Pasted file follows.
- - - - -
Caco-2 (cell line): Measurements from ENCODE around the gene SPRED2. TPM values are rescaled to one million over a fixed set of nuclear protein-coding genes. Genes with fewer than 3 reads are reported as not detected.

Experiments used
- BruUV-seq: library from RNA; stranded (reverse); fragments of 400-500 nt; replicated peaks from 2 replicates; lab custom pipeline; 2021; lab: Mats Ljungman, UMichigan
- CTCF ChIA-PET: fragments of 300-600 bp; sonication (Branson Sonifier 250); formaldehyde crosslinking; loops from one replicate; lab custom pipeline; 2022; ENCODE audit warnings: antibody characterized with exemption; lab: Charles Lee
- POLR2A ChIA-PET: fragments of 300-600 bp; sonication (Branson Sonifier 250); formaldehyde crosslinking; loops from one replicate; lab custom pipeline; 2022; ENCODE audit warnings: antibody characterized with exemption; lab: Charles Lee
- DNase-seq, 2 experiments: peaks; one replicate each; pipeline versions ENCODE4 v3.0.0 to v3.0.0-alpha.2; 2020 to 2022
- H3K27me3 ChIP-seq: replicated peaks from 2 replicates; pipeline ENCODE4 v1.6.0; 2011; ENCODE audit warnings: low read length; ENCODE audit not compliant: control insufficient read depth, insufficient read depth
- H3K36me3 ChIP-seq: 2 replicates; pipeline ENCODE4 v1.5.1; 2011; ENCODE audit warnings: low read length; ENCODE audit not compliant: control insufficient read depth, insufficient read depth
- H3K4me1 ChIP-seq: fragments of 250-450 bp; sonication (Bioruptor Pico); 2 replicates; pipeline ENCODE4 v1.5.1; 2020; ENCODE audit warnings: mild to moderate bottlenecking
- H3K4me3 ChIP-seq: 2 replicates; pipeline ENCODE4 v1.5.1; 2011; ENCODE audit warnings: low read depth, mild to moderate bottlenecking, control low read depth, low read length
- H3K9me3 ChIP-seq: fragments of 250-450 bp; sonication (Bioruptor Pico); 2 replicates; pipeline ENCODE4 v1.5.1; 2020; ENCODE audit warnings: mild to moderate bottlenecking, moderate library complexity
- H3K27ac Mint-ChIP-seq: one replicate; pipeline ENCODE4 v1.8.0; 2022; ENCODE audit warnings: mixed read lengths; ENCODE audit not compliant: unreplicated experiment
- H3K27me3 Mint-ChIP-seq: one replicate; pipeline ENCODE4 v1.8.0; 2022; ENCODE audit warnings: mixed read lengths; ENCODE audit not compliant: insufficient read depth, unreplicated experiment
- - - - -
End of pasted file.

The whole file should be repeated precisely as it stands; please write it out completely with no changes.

Caco-2 (cell line): Measurements from ENCODE around the gene SPRED2. TPM values are rescaled to one million over a fixed set of nuclear protein-coding genes. Genes with fewer than 3 reads are reported as not detected.

Experiments used
- BruUV-seq: library from RNA; stranded (reverse); fragments of 400-500 nt; replicated peaks from 2 replicates; lab custom pipeline; 2021; lab: Mats Ljungman, UMichigan
- CTCF ChIA-PET: fragments of 300-600 bp; sonication (Branson Sonifier 250); formaldehyde crosslinking; loops from one replicate; lab custom pipeline; 2022; ENCODE audit warnings: antibody characterized with exemption; lab: Charles Lee
- POLR2A ChIA-PET: fragments of 300-600 bp; sonication (Branson Sonifier 250); formaldehyde crosslinking; loops from one replicate; lab custom pipeline; 2022; ENCODE audit warnings: antibody characterized with exemption; lab: Charles Lee
- DNase-seq, 2 experiments: peaks; one replicate each; pipeline versions ENCODE4 v3.0.0 to v3.0.0-alpha.2; 2020 to 2022
- H3K27me3 ChIP-seq: replicated peaks from 2 replicates; pipeline ENCODE4 v1.6.0; 2011; ENCODE audit warnings: low read length; ENCODE audit not compliant: control insufficient read depth, insufficient read depth
- H3K36me3 ChIP-seq: 2 replicates; pipeline ENCODE4 v1.5.1; 2011; ENCODE audit warnings: low read length; ENCODE audit not compliant: control insufficient read depth, insufficient read depth
- H3K4me1 ChIP-seq: fragments of 250-450 bp; sonication (Bioruptor Pico); 2 replicates; pipeline ENCODE4 v1.5.1; 2020; ENCODE audit warnings: mild to moderate bottlenecking
- H3K4me3 ChIP-seq: 2 replicates; pipeline ENCODE4 v1.5.1; 2011; ENCODE audit warnings: low read depth, mild to moderate bottlenecking, control low read depth, low read length
- H3K9me3 ChIP-seq: fragments of 250-450 bp; sonication (Bioruptor Pico); 2 replicates; pipeline ENCODE4 v1.5.1; 2020; ENCODE audit warnings: mild to moderate bottlenecking, moderate library complexity
- H3K27ac Mint-ChIP-seq: one replicate; pipeline ENCODE4 v1.8.0; 2022; ENCODE audit warnings: mixed read lengths; ENCODE audit not compliant: unreplicated experiment
- H3K27me3 Mint-ChIP-seq: one replicate; pipeline ENCODE4 v1.8.0; 2022; ENCODE audit warnings: mixed read lengths; ENCODE audit not compliant: insufficient read depth, unreplicated experiment